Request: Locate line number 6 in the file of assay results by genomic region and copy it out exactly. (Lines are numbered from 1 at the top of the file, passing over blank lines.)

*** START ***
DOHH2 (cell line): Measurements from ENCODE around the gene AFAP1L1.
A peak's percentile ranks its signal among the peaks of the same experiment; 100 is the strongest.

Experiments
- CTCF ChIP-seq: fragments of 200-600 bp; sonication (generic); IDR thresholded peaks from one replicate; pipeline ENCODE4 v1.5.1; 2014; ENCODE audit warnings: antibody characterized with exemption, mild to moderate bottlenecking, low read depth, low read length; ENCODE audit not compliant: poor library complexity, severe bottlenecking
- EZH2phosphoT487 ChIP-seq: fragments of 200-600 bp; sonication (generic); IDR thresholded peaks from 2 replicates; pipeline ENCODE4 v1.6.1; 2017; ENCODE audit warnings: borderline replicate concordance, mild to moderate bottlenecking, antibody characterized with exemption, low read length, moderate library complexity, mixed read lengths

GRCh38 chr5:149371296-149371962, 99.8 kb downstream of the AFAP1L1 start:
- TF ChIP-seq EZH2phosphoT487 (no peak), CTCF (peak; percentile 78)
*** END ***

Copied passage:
GRCh38 chr5:149371296-149371962, 99.8 kb downstream of the AFAP1L1 start: